Suffrage Wagon News Channel: Celebrating Women’s Freedom to Vote
My heart stopped when Michelle Obama mentioned the suffrage activists who were dragged off to jail in her speech at the Democratic National Convention this September. Did the First Lady actually say that? She did. And we’ll be hearing more about our brave suffrage ancestors from many different types of people in the future. It’s because the suffrage story is coming into its own. It will drown out those who seek to repeal the 19th amendment, limit voting rights, as well as those who make fun of young women who don’t know the meaning of the word “suffrage.”
When people hear the real stories of the Votes for Women movement, they are fascinated and want to know more. They feel differently about voting after realizing what it took to win the franchise. A great deal has changed since the activists of the National Woman’s Party went to jail, and when my grandmother picketed the White House in their support in 1917. Being active politically and voting is as relevant and cutting edge as it has always been. It is becoming even more so now.
My grandmother Edna’s suffrage campaign wagon, the “Spirit of 1776,” has been on exhibit at the state capitol in Albany, New York since March 2012. I don’t know how much longer it can be seen, but one thing’s for sure. The wagon will be back on the road again with the New York State suffrage centennial in 2017 and the national suffrage centennial for the US set for 2020.
There’s nothing stuffy and old fashioned and irrelevant about the “Spirit of 1776.” The suffragists knew that the American Revolution was unfinished in the summer of 1913 when Grandmother Edna first took the wagon out on the road in New York City and Long Island for campaigning. The American Revolution remains unfinished for us today, and this is just as true for women around the world whose revolutions may be defined differently but the spirit to inspire and make change remains the same.
Edna Kearns knew enough to preserve the wagon, just as she saved her papers so that the story of how the vote was won on the grassroots could be told to future generations. My grandmother’s suffrage wagon is in the collection of the New York State Museum, and it may be the only suffrage campaign wagon still accessible for exhibition purposes. The wagon is symbolic of traveling and taking a message out into the world.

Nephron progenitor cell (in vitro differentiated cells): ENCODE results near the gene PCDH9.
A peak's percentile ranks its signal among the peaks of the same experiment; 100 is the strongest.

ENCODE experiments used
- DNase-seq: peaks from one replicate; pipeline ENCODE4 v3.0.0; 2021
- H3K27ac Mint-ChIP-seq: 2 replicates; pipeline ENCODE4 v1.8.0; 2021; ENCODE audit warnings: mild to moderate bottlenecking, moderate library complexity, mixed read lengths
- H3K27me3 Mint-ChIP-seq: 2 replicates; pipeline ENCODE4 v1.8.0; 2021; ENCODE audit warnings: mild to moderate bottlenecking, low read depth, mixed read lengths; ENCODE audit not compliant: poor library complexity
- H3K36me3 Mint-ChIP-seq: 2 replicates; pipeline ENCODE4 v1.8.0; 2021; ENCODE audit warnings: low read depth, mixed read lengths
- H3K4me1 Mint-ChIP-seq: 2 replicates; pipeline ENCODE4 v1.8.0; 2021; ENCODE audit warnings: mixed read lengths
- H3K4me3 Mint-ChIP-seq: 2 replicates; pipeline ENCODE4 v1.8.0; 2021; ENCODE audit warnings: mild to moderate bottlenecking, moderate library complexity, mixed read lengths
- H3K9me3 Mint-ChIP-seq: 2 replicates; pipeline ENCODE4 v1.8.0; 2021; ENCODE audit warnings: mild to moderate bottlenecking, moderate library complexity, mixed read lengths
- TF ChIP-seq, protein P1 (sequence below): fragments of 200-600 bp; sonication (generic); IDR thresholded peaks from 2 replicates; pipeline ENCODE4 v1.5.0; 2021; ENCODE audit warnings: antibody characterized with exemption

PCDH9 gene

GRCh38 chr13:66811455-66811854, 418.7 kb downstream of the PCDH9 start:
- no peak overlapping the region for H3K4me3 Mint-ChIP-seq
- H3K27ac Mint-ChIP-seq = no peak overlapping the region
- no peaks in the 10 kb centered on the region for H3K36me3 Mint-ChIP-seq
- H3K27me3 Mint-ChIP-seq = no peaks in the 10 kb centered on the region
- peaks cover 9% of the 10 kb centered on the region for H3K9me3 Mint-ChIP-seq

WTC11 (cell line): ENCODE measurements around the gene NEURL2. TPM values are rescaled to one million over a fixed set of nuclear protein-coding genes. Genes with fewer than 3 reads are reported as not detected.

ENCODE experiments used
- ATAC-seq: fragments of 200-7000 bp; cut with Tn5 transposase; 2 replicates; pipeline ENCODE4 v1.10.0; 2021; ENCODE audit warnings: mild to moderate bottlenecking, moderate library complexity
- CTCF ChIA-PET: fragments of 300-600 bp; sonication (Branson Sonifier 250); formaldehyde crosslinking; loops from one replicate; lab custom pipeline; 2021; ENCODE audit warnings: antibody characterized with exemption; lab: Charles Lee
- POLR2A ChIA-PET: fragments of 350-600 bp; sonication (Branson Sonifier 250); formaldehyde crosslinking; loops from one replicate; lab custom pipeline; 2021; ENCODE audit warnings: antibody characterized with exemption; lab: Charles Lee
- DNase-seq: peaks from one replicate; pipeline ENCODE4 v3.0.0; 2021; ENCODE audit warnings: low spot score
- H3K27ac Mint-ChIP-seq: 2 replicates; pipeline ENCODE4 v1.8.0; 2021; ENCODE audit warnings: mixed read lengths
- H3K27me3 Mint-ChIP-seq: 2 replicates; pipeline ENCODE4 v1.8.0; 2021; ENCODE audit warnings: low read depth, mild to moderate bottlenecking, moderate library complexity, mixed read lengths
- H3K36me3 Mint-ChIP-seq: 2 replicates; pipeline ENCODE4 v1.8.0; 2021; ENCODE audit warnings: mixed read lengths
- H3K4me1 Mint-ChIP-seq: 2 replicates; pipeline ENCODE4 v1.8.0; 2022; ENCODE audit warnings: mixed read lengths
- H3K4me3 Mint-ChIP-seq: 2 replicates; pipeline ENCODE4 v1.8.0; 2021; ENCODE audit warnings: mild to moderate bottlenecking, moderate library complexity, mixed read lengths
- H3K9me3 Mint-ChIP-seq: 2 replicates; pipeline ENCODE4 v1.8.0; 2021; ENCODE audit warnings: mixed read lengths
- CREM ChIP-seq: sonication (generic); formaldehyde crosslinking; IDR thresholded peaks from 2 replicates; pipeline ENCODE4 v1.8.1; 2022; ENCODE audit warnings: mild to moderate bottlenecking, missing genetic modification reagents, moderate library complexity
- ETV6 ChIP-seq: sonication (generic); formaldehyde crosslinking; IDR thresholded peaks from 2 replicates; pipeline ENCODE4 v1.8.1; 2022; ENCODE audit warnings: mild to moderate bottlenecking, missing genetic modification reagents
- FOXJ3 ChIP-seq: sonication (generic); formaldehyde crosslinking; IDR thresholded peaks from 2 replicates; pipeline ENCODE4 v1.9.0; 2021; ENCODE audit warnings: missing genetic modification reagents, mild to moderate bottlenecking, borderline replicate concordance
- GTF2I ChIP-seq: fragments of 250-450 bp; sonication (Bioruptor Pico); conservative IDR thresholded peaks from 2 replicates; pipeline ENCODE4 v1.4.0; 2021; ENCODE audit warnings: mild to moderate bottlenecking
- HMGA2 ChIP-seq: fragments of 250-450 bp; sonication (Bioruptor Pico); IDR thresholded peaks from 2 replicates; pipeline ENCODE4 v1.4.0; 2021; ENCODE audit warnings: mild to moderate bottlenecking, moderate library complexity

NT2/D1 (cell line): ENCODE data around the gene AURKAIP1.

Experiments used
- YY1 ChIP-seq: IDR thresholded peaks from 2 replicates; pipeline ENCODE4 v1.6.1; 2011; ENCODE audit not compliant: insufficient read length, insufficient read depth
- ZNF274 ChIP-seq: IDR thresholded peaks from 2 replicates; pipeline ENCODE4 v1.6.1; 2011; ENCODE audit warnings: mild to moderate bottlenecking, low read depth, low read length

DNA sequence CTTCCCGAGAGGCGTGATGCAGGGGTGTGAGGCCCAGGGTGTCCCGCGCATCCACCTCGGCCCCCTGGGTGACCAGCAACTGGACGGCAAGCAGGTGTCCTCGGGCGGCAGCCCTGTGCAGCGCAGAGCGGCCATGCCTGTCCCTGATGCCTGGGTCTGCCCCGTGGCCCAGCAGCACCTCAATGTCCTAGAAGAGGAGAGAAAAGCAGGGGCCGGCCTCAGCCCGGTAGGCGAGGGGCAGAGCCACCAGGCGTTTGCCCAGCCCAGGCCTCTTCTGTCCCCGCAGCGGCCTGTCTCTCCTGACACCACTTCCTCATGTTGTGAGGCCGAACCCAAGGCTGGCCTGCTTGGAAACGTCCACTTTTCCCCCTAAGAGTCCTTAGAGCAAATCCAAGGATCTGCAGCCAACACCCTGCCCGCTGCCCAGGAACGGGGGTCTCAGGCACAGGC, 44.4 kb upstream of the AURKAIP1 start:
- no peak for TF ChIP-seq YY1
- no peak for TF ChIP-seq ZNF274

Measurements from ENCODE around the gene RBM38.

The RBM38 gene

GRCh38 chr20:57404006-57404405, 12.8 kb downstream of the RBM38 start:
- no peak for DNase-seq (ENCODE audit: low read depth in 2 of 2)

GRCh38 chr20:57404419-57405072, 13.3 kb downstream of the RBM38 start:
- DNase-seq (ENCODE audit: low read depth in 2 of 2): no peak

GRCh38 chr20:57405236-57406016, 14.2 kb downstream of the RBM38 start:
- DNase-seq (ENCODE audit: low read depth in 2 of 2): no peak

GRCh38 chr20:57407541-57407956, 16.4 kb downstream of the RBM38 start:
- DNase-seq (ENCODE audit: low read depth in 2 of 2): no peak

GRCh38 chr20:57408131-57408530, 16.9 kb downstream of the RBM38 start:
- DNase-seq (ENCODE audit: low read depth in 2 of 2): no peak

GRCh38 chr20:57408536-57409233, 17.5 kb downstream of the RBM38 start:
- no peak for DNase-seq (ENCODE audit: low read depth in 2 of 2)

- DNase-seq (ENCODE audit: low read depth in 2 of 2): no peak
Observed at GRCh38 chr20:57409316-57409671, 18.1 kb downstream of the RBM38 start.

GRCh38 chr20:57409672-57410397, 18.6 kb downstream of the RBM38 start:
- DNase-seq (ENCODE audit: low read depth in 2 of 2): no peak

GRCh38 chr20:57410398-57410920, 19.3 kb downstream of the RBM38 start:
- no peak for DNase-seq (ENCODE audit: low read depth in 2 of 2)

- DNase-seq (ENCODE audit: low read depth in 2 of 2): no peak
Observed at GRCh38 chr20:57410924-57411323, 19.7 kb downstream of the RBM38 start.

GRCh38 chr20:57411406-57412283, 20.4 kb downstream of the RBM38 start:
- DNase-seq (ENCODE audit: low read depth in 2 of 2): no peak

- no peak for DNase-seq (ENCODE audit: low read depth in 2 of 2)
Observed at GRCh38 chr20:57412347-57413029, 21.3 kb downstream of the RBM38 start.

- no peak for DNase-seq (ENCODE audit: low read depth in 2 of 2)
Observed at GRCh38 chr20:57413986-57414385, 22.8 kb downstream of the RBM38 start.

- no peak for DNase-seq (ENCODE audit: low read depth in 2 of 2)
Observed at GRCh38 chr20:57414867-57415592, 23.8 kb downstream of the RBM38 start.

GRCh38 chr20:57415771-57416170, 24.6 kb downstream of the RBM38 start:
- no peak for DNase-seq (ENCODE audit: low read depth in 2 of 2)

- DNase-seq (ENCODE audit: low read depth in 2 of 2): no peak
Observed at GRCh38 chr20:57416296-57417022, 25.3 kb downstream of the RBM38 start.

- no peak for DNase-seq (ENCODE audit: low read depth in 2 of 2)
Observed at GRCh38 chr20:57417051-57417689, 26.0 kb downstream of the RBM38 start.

I’ve always been fascinated with Edna’s suffrage campaign wagon ever since I was young. Every summer my mother dressed us up in special outfits to sit in Edna’s wagon and have our photos taken. This was the primary education I received about the suffrage movement, so family stories were particularly important. The only time I heard anything in school about Votes for Women was when my eighth grade social studies teacher summed it up in one sentence: “And then in 1920, women were GIVEN the vote.”
I knew this wasn’t true, but I didn’t have my grandmother around to tell me the details of how hard it was and how long it took. I heard suffrage movement stories from my grandfather, Wilmer Kearns, who lived into his 90s. He said that when Edna attended suffrage conferences and was involved in special events and activities, he took care of their older daughter Serena Kearns and answered the phone and correspondence. Grandfather Wilmer marched in the men’s division of suffrage parades. He accompanied the women activists on a march in January 1914 from New York City to Albany to speak to the governor about appointing poll watchers. The suffrage movement, for many, was a family affair.
My mother was born on November 12, 1920. When women across the nation were getting ready to vote en masse, my grandmother Edna had labor pains. She’d already been voting since 1917 when New York women won the franchise. I never thought to ask my mother whether or not Grandmother Edna voted in 1920. It’s something I will never know. Edna Kearns died in 1934, long before I was born. So over the years, I’ve made a point of discovering Grandmother Edna through her writings, speeches, photos, letters, and news articles.
Grandmother Edna wasn’t famous, though she was well known in suffrage circles as a hard worker and for her dedication. Alice Paul wrote in a letter to Edna that she wished she had a Mrs. Kearns in every congressional district. Grandmother Edna represents the tens of thousands of women across the nation whose names we will never know; the documentation of their activism has been lost to us forever. Edna’s stories came down to me because of her suffrage wagon and because Edna was a squirrel who saved everything. Like many suffragists, my grandmother was aware of the importance of documentation and the necessity of creating your own media to get out the word.
I share my grandmother Edna with others. If my grandmother was so committed, so were other grandmothers and great grandmothers and family members. We can learn so much from the suffrage movement’s victories and setbacks. My grandmother’s generation and generations before her pulled off a remarkable nonviolent social revolution, and this was no small accomplishment. They were courageous. They were creative. They were politically astute. They suffered and sacrificed. They had a vision and would not deviate from it. They could laugh, enjoy themselves, and still inspire thousands of others. We can learn so much from their experience. Now is the time to recognize their remarkable contributions, live it in our own lives, and pass it on. And don’t forget to vote!
Marguerite Kearns, author of this piece, writes and edits the Suffrage Wagon News Channel, an online platform of news and stories of the suffrage movement as a way of building leadership.